Why you should Always Backup your Data

Backup Backup and More Backup

The most basic defense against data loss is having a backup. For my personal files at home I do not use any of the many cloud-based services that are offered like Carbonite, Crashplan or Google. I know they have come down in price and are relatively cheap these days but I do the most simple of backups and it all hinges on my own OCD when it comes to protecting my data. Also, my backup is not automatic as it relies on my own manual intervention which is probably one of the first “no nos” when it comes to backing up your files.

I bought my first digital camera in 1998, a 2 mega-pixel Olympus, and have never looked back when it comes to using film. It was the simplest of cameras and I still own it. The first time someone showed me how they could take a picture, instantly look at it on the screen, and either save it or delete, I was hooked.  This led to me taking up photography as a semi-serious hobby for quite some time. I would walk around on my lunch hour in Manhattan (midtown) and take photos of anything that caught my attention for any reason. My photos revolved around “people” as opposed to “things” and I mostly looked for anything that had humor or comedic value.  Most of the time this was done on the sly so documenting these moments in time became a real challenge.

Since there are no negatives for digital cameras my first thought was to always copy the files to my computer. I quickly realized that if my hard drive crashed or my computer was stolen, all of my photos would be gone, especially kids birthday photos, christenings, first day of school and high school graduations.  So early on I made use of external hard drives. There are so many to choose from and connecting the USB cable and power to these devices made it ideal.  The average computer user would never open up a computer and add a second hard drive internally so external hard drives was the way to go for me. External hard drives can also crash so I would have to have two external drives connected via a USB cable each. I would download all of my photos to one drive and then when I went thru what I wanted to keep and delete I would just manually copy that folder to the second external USB hard drive. Over the years the hard drives would get bigger and bigger and I would eventually need to get larger drives, Maxtor, Seagate, Western Digital, there are many to choose from. I’ll never forget, a friend of mine that moved to Florida used to send me photos of events that he attended.  Back then it was a novel idea to email photos and since social media did not really exist, there was no FaceBook when it came to showing your friends, but there was email. One day after his hard drive crashed, he was in the unenviable position of asking me to send him back all the emails he sent me of any of his events that he had sent. Do you think I had any to send back??? No.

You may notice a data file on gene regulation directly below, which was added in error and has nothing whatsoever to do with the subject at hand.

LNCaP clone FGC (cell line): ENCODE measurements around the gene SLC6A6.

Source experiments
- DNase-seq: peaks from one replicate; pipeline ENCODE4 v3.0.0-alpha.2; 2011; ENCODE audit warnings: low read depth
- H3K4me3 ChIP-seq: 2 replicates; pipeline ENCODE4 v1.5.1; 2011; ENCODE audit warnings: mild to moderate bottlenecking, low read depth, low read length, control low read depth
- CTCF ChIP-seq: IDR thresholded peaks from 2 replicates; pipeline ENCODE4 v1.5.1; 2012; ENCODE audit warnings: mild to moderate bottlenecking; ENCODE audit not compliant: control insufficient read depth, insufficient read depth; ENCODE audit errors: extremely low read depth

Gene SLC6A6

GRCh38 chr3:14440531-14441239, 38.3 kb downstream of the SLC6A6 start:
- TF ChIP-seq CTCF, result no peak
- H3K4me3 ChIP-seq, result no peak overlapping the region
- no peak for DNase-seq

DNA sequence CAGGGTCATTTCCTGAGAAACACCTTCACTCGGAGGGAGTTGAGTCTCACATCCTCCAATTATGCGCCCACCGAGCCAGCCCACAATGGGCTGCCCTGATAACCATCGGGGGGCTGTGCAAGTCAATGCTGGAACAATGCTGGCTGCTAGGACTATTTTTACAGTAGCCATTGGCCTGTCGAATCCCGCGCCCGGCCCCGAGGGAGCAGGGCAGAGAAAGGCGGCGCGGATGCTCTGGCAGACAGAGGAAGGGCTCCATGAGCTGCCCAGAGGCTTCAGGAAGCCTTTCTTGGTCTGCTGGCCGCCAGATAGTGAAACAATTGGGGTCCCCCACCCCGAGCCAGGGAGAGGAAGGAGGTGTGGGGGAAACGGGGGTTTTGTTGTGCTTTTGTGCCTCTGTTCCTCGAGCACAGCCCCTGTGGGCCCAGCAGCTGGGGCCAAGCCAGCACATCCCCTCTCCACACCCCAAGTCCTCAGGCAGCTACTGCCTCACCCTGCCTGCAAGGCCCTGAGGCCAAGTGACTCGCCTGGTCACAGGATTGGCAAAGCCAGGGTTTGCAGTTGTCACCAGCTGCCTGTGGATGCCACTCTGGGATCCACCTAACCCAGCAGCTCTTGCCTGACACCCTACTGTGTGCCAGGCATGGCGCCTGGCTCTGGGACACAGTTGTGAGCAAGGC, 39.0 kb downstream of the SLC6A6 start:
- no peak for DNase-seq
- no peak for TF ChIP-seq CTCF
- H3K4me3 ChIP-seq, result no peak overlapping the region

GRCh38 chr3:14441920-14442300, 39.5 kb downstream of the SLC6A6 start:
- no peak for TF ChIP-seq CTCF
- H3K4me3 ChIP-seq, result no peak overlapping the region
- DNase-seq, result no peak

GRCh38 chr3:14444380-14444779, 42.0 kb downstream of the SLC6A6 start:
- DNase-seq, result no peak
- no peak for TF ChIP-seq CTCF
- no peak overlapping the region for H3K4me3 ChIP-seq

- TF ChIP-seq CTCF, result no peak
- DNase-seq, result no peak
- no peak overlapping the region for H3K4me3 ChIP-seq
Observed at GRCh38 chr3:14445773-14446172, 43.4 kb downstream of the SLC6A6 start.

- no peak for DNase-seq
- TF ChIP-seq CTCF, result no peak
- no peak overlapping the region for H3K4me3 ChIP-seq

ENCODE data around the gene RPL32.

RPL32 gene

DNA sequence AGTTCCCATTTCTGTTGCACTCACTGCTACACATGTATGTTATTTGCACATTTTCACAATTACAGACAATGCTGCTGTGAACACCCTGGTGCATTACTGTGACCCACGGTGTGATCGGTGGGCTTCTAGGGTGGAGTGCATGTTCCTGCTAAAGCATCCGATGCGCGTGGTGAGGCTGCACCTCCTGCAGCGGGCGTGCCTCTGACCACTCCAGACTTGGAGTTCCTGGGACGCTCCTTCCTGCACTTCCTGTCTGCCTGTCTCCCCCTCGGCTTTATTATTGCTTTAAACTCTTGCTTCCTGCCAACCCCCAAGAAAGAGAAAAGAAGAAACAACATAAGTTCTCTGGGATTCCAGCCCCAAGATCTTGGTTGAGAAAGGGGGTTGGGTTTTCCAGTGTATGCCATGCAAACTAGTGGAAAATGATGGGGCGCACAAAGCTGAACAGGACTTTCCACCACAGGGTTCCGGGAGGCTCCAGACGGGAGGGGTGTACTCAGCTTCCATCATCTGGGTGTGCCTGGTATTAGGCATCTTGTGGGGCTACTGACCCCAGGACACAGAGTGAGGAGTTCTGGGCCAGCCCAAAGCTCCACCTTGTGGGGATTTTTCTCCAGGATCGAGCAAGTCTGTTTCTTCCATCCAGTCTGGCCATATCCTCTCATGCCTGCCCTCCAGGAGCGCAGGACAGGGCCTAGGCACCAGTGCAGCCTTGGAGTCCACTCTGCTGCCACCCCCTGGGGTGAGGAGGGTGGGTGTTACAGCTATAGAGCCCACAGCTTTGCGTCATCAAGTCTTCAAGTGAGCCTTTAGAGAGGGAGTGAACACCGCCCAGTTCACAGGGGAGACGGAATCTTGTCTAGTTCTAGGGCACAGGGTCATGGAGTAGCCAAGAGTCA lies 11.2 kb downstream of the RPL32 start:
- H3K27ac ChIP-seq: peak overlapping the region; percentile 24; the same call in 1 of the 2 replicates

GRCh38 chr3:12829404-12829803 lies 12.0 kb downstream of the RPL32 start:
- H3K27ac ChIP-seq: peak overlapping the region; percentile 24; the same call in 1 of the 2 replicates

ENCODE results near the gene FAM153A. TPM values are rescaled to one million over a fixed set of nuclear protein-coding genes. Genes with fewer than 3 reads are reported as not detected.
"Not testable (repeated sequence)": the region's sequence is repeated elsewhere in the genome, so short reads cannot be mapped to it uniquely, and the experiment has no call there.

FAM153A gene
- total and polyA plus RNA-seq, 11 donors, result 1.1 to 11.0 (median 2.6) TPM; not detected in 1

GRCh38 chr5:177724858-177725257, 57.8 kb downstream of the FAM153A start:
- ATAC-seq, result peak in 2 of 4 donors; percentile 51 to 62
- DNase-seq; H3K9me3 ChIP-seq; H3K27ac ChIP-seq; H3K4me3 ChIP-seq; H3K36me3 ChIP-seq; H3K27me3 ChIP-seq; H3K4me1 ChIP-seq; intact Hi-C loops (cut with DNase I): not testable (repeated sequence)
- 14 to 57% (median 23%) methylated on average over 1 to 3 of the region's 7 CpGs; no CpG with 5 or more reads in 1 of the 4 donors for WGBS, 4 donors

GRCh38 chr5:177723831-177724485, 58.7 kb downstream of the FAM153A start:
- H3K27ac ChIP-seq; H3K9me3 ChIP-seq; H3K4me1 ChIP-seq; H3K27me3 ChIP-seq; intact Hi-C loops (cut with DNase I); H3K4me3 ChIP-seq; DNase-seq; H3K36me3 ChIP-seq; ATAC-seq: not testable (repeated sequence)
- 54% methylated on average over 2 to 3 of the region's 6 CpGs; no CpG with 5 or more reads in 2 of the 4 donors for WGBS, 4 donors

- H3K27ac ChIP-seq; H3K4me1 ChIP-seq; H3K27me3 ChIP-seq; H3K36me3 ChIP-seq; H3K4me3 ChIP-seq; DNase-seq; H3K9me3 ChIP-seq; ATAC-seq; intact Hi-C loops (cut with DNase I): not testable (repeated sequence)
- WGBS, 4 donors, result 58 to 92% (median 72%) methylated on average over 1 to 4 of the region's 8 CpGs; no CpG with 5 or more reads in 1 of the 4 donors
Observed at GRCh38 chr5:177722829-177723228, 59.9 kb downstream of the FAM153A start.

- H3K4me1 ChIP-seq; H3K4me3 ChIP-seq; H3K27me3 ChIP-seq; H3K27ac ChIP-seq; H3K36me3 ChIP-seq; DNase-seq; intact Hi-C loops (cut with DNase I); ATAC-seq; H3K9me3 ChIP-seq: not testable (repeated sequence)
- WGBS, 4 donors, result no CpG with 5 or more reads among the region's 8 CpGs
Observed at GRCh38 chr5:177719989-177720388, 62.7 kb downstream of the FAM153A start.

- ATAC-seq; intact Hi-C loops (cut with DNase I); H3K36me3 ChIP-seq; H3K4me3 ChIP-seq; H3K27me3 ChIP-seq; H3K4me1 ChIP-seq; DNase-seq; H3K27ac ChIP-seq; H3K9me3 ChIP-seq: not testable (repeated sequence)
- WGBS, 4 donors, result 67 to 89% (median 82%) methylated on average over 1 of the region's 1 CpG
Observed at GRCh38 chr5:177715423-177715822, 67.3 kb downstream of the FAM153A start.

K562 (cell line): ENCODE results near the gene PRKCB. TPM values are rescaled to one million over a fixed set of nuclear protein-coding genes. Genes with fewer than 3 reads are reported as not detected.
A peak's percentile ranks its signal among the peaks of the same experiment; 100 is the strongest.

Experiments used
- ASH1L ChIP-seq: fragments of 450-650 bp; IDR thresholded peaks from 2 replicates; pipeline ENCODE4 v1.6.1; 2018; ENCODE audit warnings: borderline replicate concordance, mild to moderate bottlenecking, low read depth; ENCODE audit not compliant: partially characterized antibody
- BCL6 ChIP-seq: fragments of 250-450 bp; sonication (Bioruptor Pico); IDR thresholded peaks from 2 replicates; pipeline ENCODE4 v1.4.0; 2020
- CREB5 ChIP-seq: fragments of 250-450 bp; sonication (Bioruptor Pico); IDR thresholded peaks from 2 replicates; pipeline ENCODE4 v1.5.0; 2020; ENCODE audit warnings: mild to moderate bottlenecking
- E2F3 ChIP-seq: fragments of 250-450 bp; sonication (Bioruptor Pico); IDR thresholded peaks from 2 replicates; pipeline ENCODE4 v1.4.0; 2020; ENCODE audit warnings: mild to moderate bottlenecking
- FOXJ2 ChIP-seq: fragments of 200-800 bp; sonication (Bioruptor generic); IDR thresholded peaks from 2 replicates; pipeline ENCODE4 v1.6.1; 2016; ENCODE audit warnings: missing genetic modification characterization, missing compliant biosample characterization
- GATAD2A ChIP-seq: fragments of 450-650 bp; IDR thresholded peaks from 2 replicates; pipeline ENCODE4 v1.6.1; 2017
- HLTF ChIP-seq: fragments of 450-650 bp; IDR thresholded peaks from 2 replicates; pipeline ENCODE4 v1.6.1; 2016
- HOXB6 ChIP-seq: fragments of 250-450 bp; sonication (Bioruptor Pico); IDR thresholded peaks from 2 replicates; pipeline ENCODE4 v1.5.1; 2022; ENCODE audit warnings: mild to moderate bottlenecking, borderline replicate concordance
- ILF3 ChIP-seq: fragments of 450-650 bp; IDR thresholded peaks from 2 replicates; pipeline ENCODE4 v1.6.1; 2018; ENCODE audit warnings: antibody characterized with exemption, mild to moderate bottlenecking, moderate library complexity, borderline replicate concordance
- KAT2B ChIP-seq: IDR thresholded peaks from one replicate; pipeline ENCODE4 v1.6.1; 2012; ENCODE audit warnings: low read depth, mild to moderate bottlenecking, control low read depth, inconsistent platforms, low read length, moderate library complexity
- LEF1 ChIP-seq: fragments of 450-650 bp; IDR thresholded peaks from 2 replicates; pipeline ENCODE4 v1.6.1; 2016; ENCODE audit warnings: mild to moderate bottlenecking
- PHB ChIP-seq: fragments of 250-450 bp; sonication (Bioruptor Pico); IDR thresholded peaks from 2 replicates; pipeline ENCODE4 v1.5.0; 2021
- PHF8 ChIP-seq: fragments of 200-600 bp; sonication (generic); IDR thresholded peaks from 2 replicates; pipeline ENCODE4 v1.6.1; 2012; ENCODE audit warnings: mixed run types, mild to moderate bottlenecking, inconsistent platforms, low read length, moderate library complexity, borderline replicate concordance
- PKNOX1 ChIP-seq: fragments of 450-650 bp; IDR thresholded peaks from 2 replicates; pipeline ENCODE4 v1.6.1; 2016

I realize there are also programs that can sync hard drives eliminating some of the grunt work but I have been doing this for so many years, it has become a part of my computer existence and second nature.  At one point I even had 3 external hard drives of identical data. One was my main drive and the other 2 were the so-called copies.  As older drives got full, I would take them out of rotation and store them in the back of closet somewhere. Currently I am up to using two, 4 terabyte drives that have what I believe to be duplicate data of all my data and precious photos going back to 1998.  There are over 150,000 photos on each of these 2 drives.

You may ask the question, “what if I have a flood or a fire in my house?” Since all the drives are in my home, it would all potentially be gone. I have not done this yet, but a fireproof safe with some external drives in them would fix that problem, however, my offsite backup is my office where I work.  So it appears I may have all my bases covered at this time, multiple backups (in one location) and a fairly recent backup offsite. The only cost of my backups is the cost of the hardware devices. Since I have multiple computers, these external USB drives can connect to any of them so I am not as concerned about preserving my actual computer and operating system, it is a non-issue.  None of my photos are indexed or searchable but I do have all folders in order by year, 1998, 1999, 2000 and then under that I have them broken down by month using 01, 02, for January, February etc, so the folders are in order as well.  Now since all of my photo taking is done with my phone I still continue the process the same way.

In the 24 years that I have been doing this, the biggest challenge in finding a photo is, “hmm, was that photo in 2004, 2005 or 2006?” and I would have to visually go thru the folders to find what I am looking for. This has also given me the ability to take my backups into my own hands and not have to rely on a process that I think is running in the background and then later finding out that it is not. I have my photos and do not have to ask my friend to email me back all the photos I sent him over the years in case of an emergency.



Written By: Vincent Rodriguez 

Posted on: 9/20/21